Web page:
Friday, March 14, 2008

OER - Deep in Wikiversity

Longleat Hedge Maze
Originally uploaded by Howard Gees
Well, the start the journey, the process, of getting my hands dirty, working in the field, went well. I arrived at Wikiversity, registered and created my user-profile page. This was a useful way of getting started with editing a page - I found the "Editing help" page quite useful here, except for when I tried to add an image. On this point it failed to tell me I had to load up my image first (obvious?). I thought about editing the "Help:editing" page but lost my nerve at the last minute!

Then I moved on, deeper into Wikiversity to find some projects (and/or people) to work with. I had read in the introduction to learning projects that Ten introductions to knitting are just as valid and acceptable as one but when I looked for a photography project to work with I got very confused and seemed to be lost in a maze of half-finished pages and empty stubs! I did rewrite one short lesson however. So I retreated from photography, and moved on to education. Things were a little better there and I signed myself up to work in that area, providing a link and a few words to fill a more-or-less empty topic page on Distance Education.

I must admit I have not yet started my own project. Boldness is not usually a problem for me but I seemed to be lacking in inspiration. This week has been very heavy at work so perhaps next week I'll take a look at Le Mill and start a project there. Wikiversity is a big place to explore, and despite the helpful advice from Erkan I spent a lot of time getting lost among the categories, topics, lessons and projects. I felt I had to explore enough to get a feel for the structure and that took time but I would like to experience Le Mill too.

Changing the subject slightly - one of the "joys" of living out in the country is the lack of reliable Internet connections. I'm using mobile Internet and the signal is very weak just now. I'm reconnecting about once every 45 seconds so I'll do a final reconnect, publish this post and finish for the night!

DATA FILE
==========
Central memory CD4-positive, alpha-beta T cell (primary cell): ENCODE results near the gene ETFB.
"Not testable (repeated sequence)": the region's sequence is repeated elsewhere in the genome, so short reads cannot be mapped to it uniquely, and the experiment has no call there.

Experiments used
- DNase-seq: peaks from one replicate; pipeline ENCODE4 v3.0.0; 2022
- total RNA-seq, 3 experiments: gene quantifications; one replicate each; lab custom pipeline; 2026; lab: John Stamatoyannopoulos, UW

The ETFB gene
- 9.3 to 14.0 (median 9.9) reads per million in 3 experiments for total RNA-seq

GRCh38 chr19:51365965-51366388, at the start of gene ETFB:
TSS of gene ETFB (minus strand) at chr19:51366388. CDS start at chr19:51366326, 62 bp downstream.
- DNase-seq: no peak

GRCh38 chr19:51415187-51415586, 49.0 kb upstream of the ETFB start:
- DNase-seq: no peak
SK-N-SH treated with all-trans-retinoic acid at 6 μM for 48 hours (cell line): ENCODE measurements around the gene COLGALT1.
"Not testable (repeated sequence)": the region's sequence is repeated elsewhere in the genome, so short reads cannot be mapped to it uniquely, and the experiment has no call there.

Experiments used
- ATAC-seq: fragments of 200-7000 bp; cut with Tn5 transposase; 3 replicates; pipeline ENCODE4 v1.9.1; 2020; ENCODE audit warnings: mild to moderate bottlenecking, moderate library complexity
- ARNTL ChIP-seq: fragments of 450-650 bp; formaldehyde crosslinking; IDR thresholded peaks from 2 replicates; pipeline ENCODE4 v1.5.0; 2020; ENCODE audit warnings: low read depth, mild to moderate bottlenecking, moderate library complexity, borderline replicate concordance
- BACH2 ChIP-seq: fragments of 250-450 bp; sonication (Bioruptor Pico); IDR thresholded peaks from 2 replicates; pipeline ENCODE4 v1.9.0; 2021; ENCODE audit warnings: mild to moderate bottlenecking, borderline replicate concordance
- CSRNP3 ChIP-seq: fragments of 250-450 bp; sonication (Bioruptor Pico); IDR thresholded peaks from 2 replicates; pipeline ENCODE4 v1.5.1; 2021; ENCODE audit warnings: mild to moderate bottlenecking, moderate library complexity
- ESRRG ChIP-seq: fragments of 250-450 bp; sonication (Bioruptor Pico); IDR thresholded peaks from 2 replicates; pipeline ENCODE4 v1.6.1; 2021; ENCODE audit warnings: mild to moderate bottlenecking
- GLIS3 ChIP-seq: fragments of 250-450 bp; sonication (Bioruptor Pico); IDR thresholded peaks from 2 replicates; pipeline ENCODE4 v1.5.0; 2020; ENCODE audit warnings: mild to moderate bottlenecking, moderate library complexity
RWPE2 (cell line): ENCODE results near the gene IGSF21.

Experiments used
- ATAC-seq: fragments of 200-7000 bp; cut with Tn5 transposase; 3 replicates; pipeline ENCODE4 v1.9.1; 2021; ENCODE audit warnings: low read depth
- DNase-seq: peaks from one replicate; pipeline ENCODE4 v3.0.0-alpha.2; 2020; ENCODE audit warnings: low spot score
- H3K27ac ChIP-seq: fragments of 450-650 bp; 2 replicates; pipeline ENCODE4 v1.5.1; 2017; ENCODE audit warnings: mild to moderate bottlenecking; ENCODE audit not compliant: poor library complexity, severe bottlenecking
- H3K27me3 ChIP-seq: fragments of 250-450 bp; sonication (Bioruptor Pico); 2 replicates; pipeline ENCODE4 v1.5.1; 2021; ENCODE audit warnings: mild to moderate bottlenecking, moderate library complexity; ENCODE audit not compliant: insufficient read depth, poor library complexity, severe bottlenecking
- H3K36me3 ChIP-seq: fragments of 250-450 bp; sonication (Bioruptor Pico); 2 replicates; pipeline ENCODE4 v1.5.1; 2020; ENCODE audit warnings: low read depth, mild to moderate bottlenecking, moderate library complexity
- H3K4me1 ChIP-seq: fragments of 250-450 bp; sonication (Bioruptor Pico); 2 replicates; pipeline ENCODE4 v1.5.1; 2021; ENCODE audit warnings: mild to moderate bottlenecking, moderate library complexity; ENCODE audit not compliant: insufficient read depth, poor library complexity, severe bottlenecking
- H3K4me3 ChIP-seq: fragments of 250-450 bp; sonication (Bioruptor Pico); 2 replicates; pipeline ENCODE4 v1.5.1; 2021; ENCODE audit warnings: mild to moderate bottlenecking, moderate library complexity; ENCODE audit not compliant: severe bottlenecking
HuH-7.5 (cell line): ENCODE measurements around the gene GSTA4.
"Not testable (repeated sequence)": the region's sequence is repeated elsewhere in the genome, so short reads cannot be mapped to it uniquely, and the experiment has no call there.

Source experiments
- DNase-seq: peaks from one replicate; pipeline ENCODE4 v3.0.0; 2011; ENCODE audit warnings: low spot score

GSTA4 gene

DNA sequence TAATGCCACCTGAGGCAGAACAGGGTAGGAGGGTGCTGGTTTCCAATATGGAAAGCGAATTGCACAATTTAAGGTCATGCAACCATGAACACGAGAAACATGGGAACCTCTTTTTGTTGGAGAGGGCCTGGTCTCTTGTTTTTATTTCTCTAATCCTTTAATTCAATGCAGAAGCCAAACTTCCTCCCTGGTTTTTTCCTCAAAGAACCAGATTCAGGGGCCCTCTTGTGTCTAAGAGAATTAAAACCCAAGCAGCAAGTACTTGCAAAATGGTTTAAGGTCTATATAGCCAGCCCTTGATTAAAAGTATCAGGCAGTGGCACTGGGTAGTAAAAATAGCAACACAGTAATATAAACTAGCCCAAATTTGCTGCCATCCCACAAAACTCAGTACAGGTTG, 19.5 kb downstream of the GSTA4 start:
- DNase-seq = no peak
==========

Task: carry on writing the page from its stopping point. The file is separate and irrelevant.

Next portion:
Friday, March 07, 2008

OER - different OER projects

Originally uploaded by leighblackall

Now I have checked out the open education projects suggested.

Warning - Each of them seems to contain a lot of information, modules, functions and so on. Any impressions that I mention here are formed after this first short glimpse of these sites and are not really to be trusted!!

The projects I looked at were OU (UK) Open Content Initiative, MIT OpenCourseWare, Rice Connexions, and Wikiversity. Here are those first impressions!

The projects can be split into two groups. The MIT and OU projects seem to mostly offer ready made educational materials. I felt there was something of a take-it-or-leave-it attitude but the OU does offer a Getting Started section with a very user-friendly area to help you as a student use the materials offered.

Rice Connexions, Le Mill and Wikiversity are all communities where you can both use the material on offer and also contribute to the material – in fact you are strongly encouraged to get started with your contributions! Rice Connexions definitely wins the prize for the easiest site to search for materials! I had problems finding my way around Le Mill, partly because a lot of titles are not in English so you have to open an object to see what it is about. Of course, this disadvantage could well be seen as an advantage if Estonian is your first language.

As I browsed I found that these different projects can be linked together. The Le Mill Atmospheric Processes unit used a module from the OU’s OpenLearn site as reference material.

Another way to divide these projects would be by language. If you need materials in English there is something for you in all of these projects but if you are looking for materials in other languages then the different sites have hugely varying amounts.

Terminology – modules, learning resources, media pieces, collections – each project uses its own terms. In practice I suppose most users stick with one or two projects and quickly learn the associated terminology.